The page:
By Jeff Owens/Photos by Allen Sharpe
The last time Skai Moore played in Charlotte's Bank of America stadium, he saved the day for South Carolina.
Moore intercepted two passes in the end zone for the Gamecocks, including one late in the fourth quarter to preserve South Carolina's 17-13 win over North Carolina and prompt head coach Steve Spurrier to proclaim, "The good Lord smiled on the Gamecocks tonight."
After missing all of last season with a neck injury, Moore returns for his senior season. No one will be happier when he walks onto the field at BOA when the Gamecocks open the 2017 season against NC State.
"I'm very excited," Moore said last seek. "It's something I've been itching for for a while. I'm just ready to get it going."
Moore is the most decorated player on the South Carolina team and one of the best linebackers in the SEC. Coaches voted him preseason first-team All-SEC despite him missing all of last season.
He has 260 career tackles and is the first player since 1992 to lead the Gamecocks in tackling for three straight seasons. He could become the first player in school history — and just one of 14 in Division 1 college football history — to lead his team for four straight seasons. He also has 11 career interceptions, third on the all-time list.
Moore is the leader of the South Carolina defense and one of the biggest reasons the unit is expected to be much improved after struggling last season.
"When Skai is on the field, you know Skai is on the field," senior defensive tackle Taylor Stallworth said. "Wherever the ball goes, guess what, Skai is going to be at that ball."
"He is a really good football player," said head coach Will Muschamp, who was thrilled to have Moore return this season. "With how intelligent he is, he retains very well and he is extremely instinctive. It's obvious why he has led the team in tackles three years."
Moore almost didn't come back to South Carolina this season. After the neck injury forced him to miss all of last year, he seriously considered skipping his senior season and entering the NFL Draft.
"It was close," Moore said of his decision. "Last year was a rough year and that was something on my mind that was like a positive, after this year I'm (going to the NFL). … But I talked to my family and my support system and we just all decided that the best decision was to come back, but it was pretty close."
Last season was a tough year for Moore. After making 111 tackles in 2015, he had to sit out and watch as Muschamp implemented a new defense. He tried his best to stay upbeat and encourage his teammates, but it was not easy.
"He's been through a lot," Muschamp said. "I think when you are an athlete at a high level and you have something taken away from you, it kinda rocks your world a little bit. That's what you have been working for your whole life and now they are telling you you can't do it."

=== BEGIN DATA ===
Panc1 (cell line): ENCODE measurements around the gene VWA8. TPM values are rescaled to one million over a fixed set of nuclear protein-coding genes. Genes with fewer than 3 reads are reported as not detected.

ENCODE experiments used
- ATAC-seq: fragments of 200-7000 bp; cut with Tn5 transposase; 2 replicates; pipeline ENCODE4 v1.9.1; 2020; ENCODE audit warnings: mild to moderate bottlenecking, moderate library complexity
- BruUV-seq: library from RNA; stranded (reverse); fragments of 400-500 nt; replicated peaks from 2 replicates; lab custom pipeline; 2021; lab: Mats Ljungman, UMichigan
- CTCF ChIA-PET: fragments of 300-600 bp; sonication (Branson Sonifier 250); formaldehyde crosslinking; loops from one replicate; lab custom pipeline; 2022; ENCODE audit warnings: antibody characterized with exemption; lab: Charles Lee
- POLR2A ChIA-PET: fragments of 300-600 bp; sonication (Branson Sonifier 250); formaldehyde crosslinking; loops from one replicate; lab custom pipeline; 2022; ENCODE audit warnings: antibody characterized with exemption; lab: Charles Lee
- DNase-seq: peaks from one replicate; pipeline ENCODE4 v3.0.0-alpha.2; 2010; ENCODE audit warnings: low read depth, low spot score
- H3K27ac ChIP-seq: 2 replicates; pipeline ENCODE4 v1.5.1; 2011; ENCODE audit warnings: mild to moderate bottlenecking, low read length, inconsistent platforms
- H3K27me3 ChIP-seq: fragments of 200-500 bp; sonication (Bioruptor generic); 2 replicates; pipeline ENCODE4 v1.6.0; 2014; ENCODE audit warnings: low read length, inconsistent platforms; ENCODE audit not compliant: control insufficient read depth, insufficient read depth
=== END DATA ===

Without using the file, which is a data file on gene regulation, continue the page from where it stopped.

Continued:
"It was difficult, watching your friends and your teammates running around and doing what they love," said Moore, who spent six months recovering from the surgery. "I love the game, so it was difficult."
Moore is anxious to prove to his coaches, teammates and NFL scouts that he is the same player as before the injury. Muschamp says Moore showed no ill-effects from the injury on the first day of contact drills last spring.
"He stuck his face in the fan and enjoyed every minute of it," he said.
"There has been no fall-off," Moore said. "I'm the same player, if not better, than the last time I stepped on the field."
That is good news for a defense that has six returning starters and eight seniors, but is thin on depth and will rely on several young players. Moore will start at linebacker with fellow senior Bryson-Allen Williams and sophomore T.J. Brunson. But the backups are all newcomers, including at least three freshmen who will be counted on to play.
Defensive Coordinator Travaris Robinson says having Moore's leadership is invaluable.
"It means the world," he said. "If you can help a guy on the field and tell them what to do, you have a chance to get it done. If guys are out there thinking, he is nervous, there is a lot of stuff going through a young guy's head, it's hard for them to be successful. (Having a veteran like Moore) calms them down … ."
Moore is anxious to play in the Muschamp-Robinson defense, which is predicated on speed, aggressiveness and generating turnovers. He says the defense is much different than the units that struggled under Spurrier in 2014 and 2015.
"It's almost like night and day, to be honest with you," he said. "A lot of guys just running around. You see the speed of the defense has increased a lot. Guys know what they are doing. We are all playing on the same page. It is going to be fun to watch."
Moore believes the scheme fits his style.
"I feel like it is going to put me in position to make a lot of plays," he said.
He plans to begin that Saturday against NC State — on the same field where he shined two years ago.
"I haven't really thought about the last time I played there," he said. "But the way that we have prepared and the steps we have taken for that game, it should lead to good results, just like last time."